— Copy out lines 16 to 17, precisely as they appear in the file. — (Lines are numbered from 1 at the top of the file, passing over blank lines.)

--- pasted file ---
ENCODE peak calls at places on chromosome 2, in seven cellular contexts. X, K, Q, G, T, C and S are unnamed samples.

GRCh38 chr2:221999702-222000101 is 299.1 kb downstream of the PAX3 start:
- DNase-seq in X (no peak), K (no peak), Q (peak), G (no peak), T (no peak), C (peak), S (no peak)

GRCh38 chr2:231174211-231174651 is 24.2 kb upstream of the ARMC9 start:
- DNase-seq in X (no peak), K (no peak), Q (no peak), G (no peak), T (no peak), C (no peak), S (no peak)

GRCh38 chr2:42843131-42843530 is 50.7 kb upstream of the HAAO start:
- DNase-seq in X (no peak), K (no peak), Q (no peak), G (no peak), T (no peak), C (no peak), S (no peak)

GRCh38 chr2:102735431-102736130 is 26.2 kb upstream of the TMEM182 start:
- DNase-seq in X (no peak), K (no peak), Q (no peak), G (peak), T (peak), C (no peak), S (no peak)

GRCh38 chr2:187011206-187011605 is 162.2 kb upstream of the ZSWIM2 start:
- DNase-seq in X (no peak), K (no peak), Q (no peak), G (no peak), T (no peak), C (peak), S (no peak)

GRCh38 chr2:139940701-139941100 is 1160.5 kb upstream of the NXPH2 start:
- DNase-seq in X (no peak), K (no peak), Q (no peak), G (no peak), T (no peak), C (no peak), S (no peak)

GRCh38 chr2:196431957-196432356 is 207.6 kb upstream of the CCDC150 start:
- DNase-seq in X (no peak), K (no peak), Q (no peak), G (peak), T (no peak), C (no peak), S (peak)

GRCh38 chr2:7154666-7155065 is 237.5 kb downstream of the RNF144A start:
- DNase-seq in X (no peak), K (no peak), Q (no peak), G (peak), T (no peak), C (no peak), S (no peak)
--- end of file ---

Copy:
GRCh38 chr2:7154666-7155065 is 237.5 kb downstream of the RNF144A start:
- DNase-seq in X (no peak), K (no peak), Q (no peak), G (peak), T (no peak), C (no peak), S (no peak)